Who We Are | Our Story

Creating a better life for our families, communities,
and those connected to the land.

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The History of Stotz Equipment

Four Generations - Over 100 Years in the John Deere Business

Matt and Fred ElderStotz Equipment is a family-owned John Deere dealership that was established as Arizona Machinery in 1947 by Fred Elder and two partners. Although the name has since changed, the family is the same.

Their story begins with Fred's father Mott, whose relationship with John Deere traces back to at least 1904, over a decade before John Deere manufactured their first tractor, the Model "D".

Mott Elder sailed out of New York Harbor bound for Argentina as a salesman working for John Deere. Mott spent his career in Argentina, where Fred was born and raised. At age 18, Fred traveled to the United States to get a college education. He graduated from Kansas State in 1929 and got a job working for John Deere, just six years after the introduction of the Model "D." Fred was fluent in Spanish, so he was sent to Phoenix to sell farm equipment for the local dealership, which was owned by John Deere at the time. When he arrived, Central Avenue in downtown Phoenix was still a dirt road and the U.S. was on the brink of the Great Depression. Only 10% of American horsepower needs on the farm were met with tractors, however, there was plenty of opportunity in agriculture. 

Fred spent his whole career in Phoenix, working first for Deere and then a succession of independent John Deere/Caterpillar dealers. In 1947, he founded Arizona Machinery with a couple of partners. The business started with stores in Phoenix, Flagstaff, Coolidge, and Mesa. They carried both John Deere and Caterpillar equipment. The Phoenix store was located on Central Avenue in an old Laundromat, and for the first year they were in business, the dealership continued to take in laundry over the parts counter.

Meanwhile, halfway around the world, Ferenc Rosztoczy was born in 1932 in Szeged, Hungary. He grew up there, survived a number of harrowing experiences during World War II, and earned a college degree in chemistry. In 1956, the Hungarians attempted to overthrow their Russian occupiers and become a free country. The Russians quickly crushed the rebellion, causing a number of Hungarians to attempt to escape the country. Ferenc managed to escape, along with his brother and five friends. In January 1957, they arrived in the United States penniless 
and unable to speak English. 

Diane and Ferenc RosztoczyFerenc found his way to the campus of U.C. Berkeley, where he earned a PhD in Physical Chemistry. Soon after he graduated, he spotted a young Diane Elder (Fred's daughter) sunbathing at the apartment complex where they lived. One day, when Diane's roommate was not with her at the pool, Ferenc approached and asked "May I interrupt your dreams for a moment?" This started a whirlwind romance, and they were married seven months later in December 1963.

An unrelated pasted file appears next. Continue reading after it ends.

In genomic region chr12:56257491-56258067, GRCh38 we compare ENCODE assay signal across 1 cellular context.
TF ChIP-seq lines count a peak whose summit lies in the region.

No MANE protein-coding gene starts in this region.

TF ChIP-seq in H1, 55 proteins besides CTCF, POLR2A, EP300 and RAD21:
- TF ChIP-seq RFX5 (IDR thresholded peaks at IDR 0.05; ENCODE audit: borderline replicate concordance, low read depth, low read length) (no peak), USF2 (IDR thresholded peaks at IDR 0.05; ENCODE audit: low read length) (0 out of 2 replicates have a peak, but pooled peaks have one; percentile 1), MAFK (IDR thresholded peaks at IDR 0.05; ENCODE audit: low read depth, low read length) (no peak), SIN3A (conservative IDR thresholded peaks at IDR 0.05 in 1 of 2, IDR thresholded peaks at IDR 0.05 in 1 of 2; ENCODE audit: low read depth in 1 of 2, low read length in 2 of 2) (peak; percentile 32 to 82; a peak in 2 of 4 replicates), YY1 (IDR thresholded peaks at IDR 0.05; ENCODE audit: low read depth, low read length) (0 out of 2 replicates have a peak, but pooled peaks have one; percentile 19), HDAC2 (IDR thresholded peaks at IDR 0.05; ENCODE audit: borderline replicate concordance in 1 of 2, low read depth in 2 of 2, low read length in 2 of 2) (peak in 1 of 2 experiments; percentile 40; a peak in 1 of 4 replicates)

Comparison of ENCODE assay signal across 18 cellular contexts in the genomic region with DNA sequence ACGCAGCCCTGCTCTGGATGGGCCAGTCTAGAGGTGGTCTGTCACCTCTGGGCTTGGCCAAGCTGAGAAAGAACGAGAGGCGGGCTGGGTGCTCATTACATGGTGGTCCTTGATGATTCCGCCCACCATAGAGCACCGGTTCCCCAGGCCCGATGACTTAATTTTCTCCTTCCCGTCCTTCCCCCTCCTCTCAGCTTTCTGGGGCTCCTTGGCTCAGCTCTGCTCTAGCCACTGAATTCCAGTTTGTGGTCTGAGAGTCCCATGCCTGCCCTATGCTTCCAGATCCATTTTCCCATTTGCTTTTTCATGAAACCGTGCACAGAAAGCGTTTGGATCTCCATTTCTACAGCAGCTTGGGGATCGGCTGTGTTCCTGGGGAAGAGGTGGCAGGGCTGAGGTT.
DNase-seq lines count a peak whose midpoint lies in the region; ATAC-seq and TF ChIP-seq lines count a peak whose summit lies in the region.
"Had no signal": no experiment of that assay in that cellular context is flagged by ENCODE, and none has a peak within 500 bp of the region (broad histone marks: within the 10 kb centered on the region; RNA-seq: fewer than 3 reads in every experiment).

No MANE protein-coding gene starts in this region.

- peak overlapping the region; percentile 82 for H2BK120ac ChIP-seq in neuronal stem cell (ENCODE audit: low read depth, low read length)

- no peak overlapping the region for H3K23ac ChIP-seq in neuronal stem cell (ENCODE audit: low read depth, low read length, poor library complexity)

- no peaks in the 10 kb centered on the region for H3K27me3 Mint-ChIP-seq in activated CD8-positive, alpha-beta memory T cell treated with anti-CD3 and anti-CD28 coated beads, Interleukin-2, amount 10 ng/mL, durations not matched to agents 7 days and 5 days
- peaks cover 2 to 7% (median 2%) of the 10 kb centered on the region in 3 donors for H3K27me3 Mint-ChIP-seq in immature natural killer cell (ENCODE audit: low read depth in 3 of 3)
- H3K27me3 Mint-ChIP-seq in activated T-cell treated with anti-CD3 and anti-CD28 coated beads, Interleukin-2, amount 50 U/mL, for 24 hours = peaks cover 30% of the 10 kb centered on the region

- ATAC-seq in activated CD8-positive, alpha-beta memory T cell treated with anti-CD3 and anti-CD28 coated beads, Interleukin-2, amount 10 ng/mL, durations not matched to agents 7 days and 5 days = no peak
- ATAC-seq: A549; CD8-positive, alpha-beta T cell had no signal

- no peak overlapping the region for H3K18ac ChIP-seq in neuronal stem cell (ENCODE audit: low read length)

Back in Arizona in 1959, Fred's partner was diagnosed with cancer and began to sell off his interest in Arizona Machinery. He sold the Caterpillar business to the Whiteman family and sold off the John Deere stores to multiple key Arizona Machinery managers. John Deere did not permit Fred to purchase more than three stores, so he purchased the Phoenix, Mesa, and Buckeye locations in Maricopa County. In the 1960's, Fred started Arizona Industrial Machinery to promote John Deere's new line of construction equipment, a separate business which eventually passed to Tom Elder, Fred's only son.

In 1973, Fred passed away, and in 1975 the family was looking for somebody to run the company. At the time, Ferenc was putting his PhD to work as a scientist in the San Francisco Bay Area. Tom Elder offered Ferenc a position as President of Arizona Machinery. Ferenc agreed to move his family back to Arizona in 1975 even though he knew nothing of the farm implement business. Under his leadership, the business expanded with real estate investments and the construction of Stotz Dairy in 1980. The "Stotz" name came from the nickname of Ferenc's oldest sons, Tom and Rob, who were in high school at the time.  

Tom RosztoczyTom joined the business in 1987, and Rob joined in 1994. Their youngest brother Teddy later joined in 2003. As leadership began to transition from Ferenc to Tom in the late 90's, Arizona Machinery started to expand. The company added stores in Southern California that operated as AA Equipment. Next, they added locations in Utah, Idaho, and Wyoming that operated as Greenline Equipment. Further acquisitions in 2011 and 2013 brought all of these locations together into one contiguous geographic footprint. The management team agreed that the business should operate as one single unified entity rather than operating as three separate dealerships. After an employee vote, it was agreed that the company would rebrand itself as Stotz Equipment in the hopes that this name would keep the business linked to the family history. 

Picture of Stotz Family: Diane, Tom, Rob, and TeddyToday, Stotz Equipment operates out of 24 locations in 8 western states. It still holds true to the founding values of the Elder and Rosztoczy families: Quality, Integrity, Loyalty, Caring, and Community. Their vision is to be the best equipment dealer in the world. To achieve this, they strive to provide exceptional customer service. They have made it their mission to make life easier for their customers by building long-term relationships, offering flexible solutions, providing their customers with uptime availability, and minimizing customer effort. They truly aim to create a better life for their families, communities, and those connected to the land. 

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